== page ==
Thursday, July 27, 2006

My mind and other places not on the map

Miz T writes, “This letter is coming from some part of me I’m not close to right now – I feel as though I’m yelling to myself down an airshaft and my body is taking notes.

“I wish I could say I don’t know how that feels,” I reply.

Not pleasantly or unpleasantly lethargic the last couple of days, I have the sensation of drifting slightly outside myself. It began yesterday morning when I’d risen at some ungodly hour and then sent myself back to bed for an extra hour. I dreamed this private episode of the X Files:

It starts with leaving several bags of groceries on the number twenty bus. I am in a small coffee shop/corner store on the Herring Cove Road, where I’m waiting for the bus to loop and return so I can retrieve my forgotten groceries. In front of me is a huge black payphone, old-fashioned, with a rotary dial. There is nothing on it, no phone company stickers, no brand name, no instructions. I am annoyed with myself for being forgetful and I’m anxiously trying to find the number of the transit company so that I can ask them to radio the driver and tell him I’m picking up my lost shopping, but the phone book pages are printed on blue from beginning to end – no yellow pages, and I can’t seem to read the alphabetical listing.

Suddenly I am home. But it’s a mistake. It’s not my home. The place is old and dimly lit, musty and empty - everything in it is made from wood so old that even the paint has worn away. I seem to be standing in a kitchen. The only colors are brown and grey – and the counters and cupboards, even the floors and ceilings meet at crazy angles. Another of those featureless pay phones hangs on the wall. I’m desperately repeating Weedy’s phone number to myself but realize my purse is missing. Somehow, I manage to find several coins and drop them in the phone. As the last one registers, a recorded voice cuts in, “Citizens do not need to place outside calls.”

This blood-chilling assurance sends me running to find an exit. Coming out the front door, I stop long enough to get my bearings. The surrounding houses and streets are as colorless as the house I’m in…leaning, toppling, sinking into the ground. There isn’t a blade of grass, a leaf, a weed. The landscape is tumble-down brown, mud and rock and it’s completely abandoned. The air is stagnant. A street sign lolls at a 30 degree angle near me. It reads, “Cavendish Road” – my old address.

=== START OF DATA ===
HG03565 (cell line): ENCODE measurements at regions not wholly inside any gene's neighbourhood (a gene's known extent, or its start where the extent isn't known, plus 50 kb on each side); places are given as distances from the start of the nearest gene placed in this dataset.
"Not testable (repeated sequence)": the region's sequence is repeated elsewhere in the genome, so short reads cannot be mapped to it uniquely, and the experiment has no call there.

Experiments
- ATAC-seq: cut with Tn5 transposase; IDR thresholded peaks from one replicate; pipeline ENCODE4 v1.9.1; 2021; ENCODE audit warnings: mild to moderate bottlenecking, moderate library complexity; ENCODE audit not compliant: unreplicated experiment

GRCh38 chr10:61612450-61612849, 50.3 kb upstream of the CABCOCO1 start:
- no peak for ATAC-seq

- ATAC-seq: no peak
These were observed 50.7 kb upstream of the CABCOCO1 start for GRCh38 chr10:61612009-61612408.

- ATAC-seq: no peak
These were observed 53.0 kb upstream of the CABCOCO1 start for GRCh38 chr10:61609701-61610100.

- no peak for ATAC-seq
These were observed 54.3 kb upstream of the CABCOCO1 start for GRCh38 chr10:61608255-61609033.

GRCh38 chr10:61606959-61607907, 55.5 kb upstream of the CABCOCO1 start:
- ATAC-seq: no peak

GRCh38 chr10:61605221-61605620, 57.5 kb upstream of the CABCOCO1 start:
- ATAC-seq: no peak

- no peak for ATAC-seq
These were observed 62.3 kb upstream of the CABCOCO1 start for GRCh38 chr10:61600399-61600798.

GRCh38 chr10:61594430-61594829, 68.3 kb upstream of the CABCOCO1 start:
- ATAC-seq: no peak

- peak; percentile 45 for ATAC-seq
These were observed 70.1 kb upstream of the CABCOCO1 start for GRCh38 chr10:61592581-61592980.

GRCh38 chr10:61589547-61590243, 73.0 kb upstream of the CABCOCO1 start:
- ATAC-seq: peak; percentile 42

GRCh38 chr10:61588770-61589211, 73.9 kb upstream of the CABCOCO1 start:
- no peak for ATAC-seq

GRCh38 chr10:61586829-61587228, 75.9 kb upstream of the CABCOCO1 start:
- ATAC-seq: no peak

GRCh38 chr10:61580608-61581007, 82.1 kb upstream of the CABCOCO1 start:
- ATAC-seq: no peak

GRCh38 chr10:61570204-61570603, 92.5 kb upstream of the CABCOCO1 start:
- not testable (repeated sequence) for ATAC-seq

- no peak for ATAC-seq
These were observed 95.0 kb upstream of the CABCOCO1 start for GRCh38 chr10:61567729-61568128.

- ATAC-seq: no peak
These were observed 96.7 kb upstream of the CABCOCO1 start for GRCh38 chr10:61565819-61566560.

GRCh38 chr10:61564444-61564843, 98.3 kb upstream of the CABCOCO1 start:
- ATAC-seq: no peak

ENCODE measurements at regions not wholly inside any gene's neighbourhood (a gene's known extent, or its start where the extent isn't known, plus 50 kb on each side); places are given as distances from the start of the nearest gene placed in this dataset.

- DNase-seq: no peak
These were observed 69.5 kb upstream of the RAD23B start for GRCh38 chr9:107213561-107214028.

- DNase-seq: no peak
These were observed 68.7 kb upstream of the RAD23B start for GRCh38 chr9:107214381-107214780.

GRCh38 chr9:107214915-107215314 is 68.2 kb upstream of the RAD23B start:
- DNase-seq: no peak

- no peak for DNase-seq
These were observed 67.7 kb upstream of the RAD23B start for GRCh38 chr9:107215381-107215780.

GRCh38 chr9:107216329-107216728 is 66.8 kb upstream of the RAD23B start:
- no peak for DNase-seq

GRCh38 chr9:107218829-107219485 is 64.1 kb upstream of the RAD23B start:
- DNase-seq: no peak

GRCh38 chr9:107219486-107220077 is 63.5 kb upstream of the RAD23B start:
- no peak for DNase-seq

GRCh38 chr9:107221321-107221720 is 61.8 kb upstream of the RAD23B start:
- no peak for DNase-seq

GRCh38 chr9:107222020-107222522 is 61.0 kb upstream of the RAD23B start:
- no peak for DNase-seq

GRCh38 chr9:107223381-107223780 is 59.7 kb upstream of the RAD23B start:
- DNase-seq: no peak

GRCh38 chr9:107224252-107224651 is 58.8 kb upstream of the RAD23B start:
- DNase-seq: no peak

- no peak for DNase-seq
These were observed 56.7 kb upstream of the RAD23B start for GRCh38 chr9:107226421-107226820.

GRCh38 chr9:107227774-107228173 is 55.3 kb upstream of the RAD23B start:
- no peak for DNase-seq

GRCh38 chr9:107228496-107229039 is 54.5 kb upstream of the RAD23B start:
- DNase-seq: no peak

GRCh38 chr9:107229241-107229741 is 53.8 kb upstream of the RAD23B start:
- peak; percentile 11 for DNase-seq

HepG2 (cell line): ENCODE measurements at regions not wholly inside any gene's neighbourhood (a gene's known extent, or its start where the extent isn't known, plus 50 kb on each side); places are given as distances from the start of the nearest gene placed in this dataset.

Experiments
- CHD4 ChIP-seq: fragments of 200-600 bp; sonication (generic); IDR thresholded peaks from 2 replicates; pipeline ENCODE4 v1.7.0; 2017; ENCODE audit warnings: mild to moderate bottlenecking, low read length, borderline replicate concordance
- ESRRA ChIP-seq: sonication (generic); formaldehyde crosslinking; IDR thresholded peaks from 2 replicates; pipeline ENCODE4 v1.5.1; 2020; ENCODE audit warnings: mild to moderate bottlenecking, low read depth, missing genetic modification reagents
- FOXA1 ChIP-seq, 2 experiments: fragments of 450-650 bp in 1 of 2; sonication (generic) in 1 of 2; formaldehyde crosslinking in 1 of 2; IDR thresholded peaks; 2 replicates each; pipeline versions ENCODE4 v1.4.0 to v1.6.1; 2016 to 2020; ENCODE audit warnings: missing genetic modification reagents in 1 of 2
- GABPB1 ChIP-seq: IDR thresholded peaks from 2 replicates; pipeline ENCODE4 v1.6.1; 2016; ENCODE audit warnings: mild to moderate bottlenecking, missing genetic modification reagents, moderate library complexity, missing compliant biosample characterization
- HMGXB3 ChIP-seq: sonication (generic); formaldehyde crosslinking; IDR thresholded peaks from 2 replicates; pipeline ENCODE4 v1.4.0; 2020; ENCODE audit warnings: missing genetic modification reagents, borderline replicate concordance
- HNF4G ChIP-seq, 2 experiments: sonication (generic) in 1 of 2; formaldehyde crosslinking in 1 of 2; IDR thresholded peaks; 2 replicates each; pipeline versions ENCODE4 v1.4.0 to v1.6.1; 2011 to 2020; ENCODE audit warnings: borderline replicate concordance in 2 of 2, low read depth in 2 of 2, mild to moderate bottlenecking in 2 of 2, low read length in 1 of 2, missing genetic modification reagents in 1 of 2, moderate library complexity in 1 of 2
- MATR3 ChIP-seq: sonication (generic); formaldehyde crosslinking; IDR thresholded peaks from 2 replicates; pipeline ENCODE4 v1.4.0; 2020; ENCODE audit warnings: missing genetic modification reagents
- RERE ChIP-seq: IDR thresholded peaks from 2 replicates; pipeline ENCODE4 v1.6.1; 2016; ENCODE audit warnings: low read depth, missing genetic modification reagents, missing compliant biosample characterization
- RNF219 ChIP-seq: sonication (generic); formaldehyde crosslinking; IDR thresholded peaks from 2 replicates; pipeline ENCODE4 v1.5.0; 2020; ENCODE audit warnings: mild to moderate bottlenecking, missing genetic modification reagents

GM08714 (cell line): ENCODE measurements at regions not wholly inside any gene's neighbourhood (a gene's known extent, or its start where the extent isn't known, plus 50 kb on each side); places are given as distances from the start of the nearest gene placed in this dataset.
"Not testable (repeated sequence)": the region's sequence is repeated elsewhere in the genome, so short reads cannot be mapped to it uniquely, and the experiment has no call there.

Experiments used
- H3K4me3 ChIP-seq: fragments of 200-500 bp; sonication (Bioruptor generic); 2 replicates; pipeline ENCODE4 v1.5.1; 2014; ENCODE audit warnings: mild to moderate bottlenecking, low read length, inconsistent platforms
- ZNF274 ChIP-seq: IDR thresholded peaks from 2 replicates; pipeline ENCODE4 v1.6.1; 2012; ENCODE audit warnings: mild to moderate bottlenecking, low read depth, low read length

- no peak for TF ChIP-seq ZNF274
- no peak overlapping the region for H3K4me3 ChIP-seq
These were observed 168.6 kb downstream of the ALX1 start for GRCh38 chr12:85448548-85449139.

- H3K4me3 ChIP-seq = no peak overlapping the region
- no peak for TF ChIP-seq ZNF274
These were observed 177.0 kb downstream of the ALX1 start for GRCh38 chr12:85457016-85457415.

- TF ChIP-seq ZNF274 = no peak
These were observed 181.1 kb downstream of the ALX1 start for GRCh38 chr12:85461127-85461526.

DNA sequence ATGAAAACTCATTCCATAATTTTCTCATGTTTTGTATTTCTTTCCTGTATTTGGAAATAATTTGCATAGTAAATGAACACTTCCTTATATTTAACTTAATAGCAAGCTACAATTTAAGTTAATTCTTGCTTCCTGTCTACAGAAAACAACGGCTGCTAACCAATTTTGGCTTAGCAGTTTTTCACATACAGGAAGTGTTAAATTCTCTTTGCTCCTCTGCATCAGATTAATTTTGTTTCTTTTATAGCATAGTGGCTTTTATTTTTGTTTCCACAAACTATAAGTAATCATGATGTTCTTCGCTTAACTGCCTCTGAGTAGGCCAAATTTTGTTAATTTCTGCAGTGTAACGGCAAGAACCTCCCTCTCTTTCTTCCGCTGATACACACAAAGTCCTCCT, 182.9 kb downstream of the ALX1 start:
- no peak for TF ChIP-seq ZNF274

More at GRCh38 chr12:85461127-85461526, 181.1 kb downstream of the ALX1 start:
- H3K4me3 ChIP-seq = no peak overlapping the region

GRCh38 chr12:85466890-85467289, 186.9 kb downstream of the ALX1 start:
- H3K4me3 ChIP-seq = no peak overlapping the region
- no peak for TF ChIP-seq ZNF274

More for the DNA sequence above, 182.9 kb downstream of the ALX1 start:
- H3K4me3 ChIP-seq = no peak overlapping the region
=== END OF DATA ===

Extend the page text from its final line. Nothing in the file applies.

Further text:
Frantic, employing the logic of the deeply terrified, I think, Of course, this must be the other Cavendish Road, the one in Dartmouth. Whether it is or isn’t is a moot point, however, because I have to get out of there. There’s a rickety board sidewalk leading away and I follow it, stopping abruptly as it ends at the top of a cliff-steep hill. No stairway. To my left, the ground slopes steeply down…mud, imbedded with rocks. There’s nothing to do but slide down.

The dream shifts. I’m with another woman and we’re in the food court of “the mall.” The mall is a large institutional room, with cheap tables and chairs. A few people sit talking at the tables. There are no windows, no colors – and as I look around, I realize there are no food stalls. All that relieves the tedium of the walls are sloppy, hand-lettered signs, carelessly taped up. “This isn’t a mall,” I tell my companion. “Look. Look around you. Look those signs.” But she doesn’t believe me. The people at the tables, I know, don’t know this isn’t real either.

And there, on one of the walls is another hideous black pay phone. I start to chant Weedy’s phone number in my head. I can’t make a mistake, can't forget or misdial. I fumble through the coin section of my purse and pull out pieces of metal - misshapen and melted, coins fused together. Finally I find a surviving quarter and drop it in the pay slot. This time I'm making the call. I'm getting out of here.

“Citizens do not need to make outside calls,” the voice in the phone says.

And I wake up.

Saturn transits to hit Pluto. The heavyweights are playing in my ballpark and, it would seem, I may be the ball.

If anyone has a recipe for dreaming sugarplum fairies dancing in your head, now is the time to send it.